The Federal Communications Commission is seeking comments on two issues that may be of concern to E-rate stakeholders, particularly companies that participate in the E-rate program.
In October 2004, Sprint and BellSouth petitioned the FCC to reconsider two issues that were part of its School and Libraries Fifth Report and Order that was released on August 13, 2004.
Specifically, they asked the FCC to reconsider a stipulation that applicants that did not pay their portion of the cost of their E-rate-related services within 90 days would be presumed to be in violation of E-rate rules. The FCC adopted the rule because it said there was no standard for how quickly an applicant was expected to pay its portion of the cost, and instances had turned up in which E-rate applicants were found to have paid nothing for their products and services.
The two companies contended that the provision was adopted without adequate notice, was arbitrary and capricious, failed to reflect common billing practices in the E-rate market and the payment track record of the Universal Service Administrative Company, and has "excessively harsh consequences without necessarily preventing waste, fraud and abuse."
The companies argued that there was no evidence suggesting that companies normally refer these applicants to collection agencies once 90 days have passed, as the FCC suggested. In addition, they suggested that any problems associated with "truly deadbeat" customers or "the service providers which are granting illicit rebates/credits" would be more effectively addressed through a "well-publicized" Commitment Adjustment Order involving an applicant that had willfully failed to pay its portion of the bill.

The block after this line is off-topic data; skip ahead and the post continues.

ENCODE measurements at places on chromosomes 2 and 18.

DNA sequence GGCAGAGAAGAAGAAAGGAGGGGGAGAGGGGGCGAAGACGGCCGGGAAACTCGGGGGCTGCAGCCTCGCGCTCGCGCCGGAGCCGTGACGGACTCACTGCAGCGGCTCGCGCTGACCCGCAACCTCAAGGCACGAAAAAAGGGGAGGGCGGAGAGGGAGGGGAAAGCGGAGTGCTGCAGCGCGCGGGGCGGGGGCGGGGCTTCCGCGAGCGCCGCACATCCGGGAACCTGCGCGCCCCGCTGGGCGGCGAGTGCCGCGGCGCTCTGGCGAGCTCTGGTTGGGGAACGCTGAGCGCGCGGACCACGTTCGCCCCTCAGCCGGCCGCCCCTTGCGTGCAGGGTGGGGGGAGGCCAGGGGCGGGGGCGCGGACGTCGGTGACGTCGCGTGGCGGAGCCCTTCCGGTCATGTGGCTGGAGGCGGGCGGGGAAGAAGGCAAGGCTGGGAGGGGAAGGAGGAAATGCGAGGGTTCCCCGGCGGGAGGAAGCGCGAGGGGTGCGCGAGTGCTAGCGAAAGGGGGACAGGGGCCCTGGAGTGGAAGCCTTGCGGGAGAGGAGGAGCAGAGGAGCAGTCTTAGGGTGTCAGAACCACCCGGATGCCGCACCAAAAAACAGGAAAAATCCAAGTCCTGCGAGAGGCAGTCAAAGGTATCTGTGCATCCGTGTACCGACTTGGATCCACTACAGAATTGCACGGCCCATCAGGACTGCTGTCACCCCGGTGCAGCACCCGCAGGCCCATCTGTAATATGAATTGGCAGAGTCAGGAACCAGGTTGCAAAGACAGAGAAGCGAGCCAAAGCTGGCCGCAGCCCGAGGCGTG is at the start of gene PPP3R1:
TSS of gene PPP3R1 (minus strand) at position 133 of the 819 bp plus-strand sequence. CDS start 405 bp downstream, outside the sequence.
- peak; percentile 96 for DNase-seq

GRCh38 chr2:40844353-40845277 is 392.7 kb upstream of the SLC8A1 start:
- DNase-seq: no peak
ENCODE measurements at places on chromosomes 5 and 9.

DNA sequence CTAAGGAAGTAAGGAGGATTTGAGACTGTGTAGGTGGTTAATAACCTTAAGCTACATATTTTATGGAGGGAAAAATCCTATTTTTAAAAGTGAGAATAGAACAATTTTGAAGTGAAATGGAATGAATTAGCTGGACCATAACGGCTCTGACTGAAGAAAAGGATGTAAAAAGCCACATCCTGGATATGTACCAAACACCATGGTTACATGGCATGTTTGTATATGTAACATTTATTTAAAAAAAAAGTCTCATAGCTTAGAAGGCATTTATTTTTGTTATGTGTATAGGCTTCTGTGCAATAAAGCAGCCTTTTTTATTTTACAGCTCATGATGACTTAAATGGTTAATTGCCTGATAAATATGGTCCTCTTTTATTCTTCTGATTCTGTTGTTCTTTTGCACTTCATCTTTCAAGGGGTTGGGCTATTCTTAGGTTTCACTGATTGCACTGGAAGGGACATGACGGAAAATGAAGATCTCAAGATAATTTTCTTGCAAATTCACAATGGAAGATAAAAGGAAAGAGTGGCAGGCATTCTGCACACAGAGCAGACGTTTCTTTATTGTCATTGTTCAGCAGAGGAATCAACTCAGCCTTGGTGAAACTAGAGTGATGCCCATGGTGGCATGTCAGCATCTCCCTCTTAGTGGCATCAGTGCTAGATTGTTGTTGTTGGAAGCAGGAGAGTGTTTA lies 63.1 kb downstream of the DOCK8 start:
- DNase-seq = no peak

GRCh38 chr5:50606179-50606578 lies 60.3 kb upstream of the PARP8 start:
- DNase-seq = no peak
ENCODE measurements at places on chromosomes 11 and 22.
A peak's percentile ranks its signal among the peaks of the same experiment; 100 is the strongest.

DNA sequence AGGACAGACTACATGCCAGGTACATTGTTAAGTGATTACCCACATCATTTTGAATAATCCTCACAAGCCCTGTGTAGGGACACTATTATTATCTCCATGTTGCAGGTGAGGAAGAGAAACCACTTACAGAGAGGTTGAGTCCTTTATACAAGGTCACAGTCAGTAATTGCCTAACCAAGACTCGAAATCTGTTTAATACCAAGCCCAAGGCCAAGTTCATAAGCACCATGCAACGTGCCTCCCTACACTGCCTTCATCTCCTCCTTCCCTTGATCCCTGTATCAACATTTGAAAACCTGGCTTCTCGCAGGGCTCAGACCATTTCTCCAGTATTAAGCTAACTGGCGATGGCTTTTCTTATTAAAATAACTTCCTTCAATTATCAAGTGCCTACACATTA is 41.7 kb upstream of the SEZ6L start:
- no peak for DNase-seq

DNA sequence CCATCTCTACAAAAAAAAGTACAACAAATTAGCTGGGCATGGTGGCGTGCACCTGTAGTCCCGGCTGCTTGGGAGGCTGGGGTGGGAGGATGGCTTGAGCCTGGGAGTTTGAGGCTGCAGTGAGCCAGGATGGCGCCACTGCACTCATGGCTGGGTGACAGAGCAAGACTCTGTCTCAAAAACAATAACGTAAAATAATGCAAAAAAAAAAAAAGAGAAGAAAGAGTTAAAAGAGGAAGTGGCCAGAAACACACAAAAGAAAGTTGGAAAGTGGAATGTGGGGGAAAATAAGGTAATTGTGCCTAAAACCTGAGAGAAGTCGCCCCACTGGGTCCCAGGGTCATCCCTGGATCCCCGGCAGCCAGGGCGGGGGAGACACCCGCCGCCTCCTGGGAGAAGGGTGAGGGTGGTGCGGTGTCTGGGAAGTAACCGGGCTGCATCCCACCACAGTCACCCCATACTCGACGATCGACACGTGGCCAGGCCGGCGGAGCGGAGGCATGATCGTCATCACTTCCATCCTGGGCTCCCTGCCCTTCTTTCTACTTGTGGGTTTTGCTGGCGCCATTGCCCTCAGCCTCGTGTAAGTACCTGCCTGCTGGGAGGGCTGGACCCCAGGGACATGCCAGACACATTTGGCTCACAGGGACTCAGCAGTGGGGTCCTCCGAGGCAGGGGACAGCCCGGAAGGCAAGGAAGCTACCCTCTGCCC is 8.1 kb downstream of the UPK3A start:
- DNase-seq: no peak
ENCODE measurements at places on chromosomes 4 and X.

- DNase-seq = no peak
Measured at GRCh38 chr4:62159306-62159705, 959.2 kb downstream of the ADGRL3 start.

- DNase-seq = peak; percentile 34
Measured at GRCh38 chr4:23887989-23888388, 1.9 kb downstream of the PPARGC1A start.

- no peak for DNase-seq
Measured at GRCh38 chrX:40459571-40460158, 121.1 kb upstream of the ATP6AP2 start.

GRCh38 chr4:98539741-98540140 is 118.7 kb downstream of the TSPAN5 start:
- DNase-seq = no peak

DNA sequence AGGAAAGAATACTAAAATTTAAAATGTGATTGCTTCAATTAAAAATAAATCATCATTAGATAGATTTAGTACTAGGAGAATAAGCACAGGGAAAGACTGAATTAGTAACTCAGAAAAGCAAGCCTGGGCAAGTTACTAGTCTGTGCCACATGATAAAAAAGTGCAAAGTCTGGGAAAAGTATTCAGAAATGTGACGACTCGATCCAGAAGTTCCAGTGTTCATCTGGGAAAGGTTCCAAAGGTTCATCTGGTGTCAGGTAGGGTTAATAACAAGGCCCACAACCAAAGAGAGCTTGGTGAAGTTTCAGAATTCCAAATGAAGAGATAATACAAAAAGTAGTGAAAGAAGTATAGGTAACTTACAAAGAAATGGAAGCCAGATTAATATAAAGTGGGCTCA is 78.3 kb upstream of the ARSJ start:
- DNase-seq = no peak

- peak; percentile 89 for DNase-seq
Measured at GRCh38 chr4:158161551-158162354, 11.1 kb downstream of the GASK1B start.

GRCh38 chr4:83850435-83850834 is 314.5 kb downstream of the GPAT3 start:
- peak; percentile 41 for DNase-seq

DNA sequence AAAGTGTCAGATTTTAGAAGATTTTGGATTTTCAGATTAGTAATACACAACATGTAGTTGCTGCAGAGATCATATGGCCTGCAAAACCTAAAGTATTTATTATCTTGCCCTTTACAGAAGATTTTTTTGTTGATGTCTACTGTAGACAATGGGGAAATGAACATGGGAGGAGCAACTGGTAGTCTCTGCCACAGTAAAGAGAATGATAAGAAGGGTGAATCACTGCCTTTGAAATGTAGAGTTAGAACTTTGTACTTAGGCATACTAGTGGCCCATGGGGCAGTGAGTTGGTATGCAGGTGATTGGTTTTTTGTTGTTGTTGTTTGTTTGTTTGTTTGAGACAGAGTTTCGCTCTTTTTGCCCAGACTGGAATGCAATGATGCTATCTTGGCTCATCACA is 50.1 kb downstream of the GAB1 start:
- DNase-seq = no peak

The companies also objected to new certifications that the FCC instructed be included on the Service Provider Annual Certification form, the Form 474, which participating service providers file each year, certifying that they will follow the rules of the E-rate program. The new certification statements that the FCC wants to include would require service providers to certify, on an annual basis, that:
- The prices offered by the service provider were arrived at independently;
- That the prices would not knowingly be disclosed to any other offeror or competitor before a bid opening or contract award;
- That the provider would make no attempt to induce any other concern to submit or not submit an offer for the purpose of restricting competition.
The companies said that while they did not object to new certifications per se, certification statements like these did not belong on an annual form that would be signed by someone who had no knowledge of or input into a particular competitive bid. Sprint noted that within its own company, persons preparing bids and persons preparing invoices are purposefully kept apart to ensure that invoices are not manipulated. The companies argued that when the FCC had solicited comments on this issue, it had failed to make clear where these certifications would appear.
The FCC is accepting comments on the petition through February 16, 2005, and reply comments through March 3. The FCC's announcement of its pleading cycle is available at http://hraunfoss.fcc.gov/edocs_public/attachmatch/DA-05-103A1.doc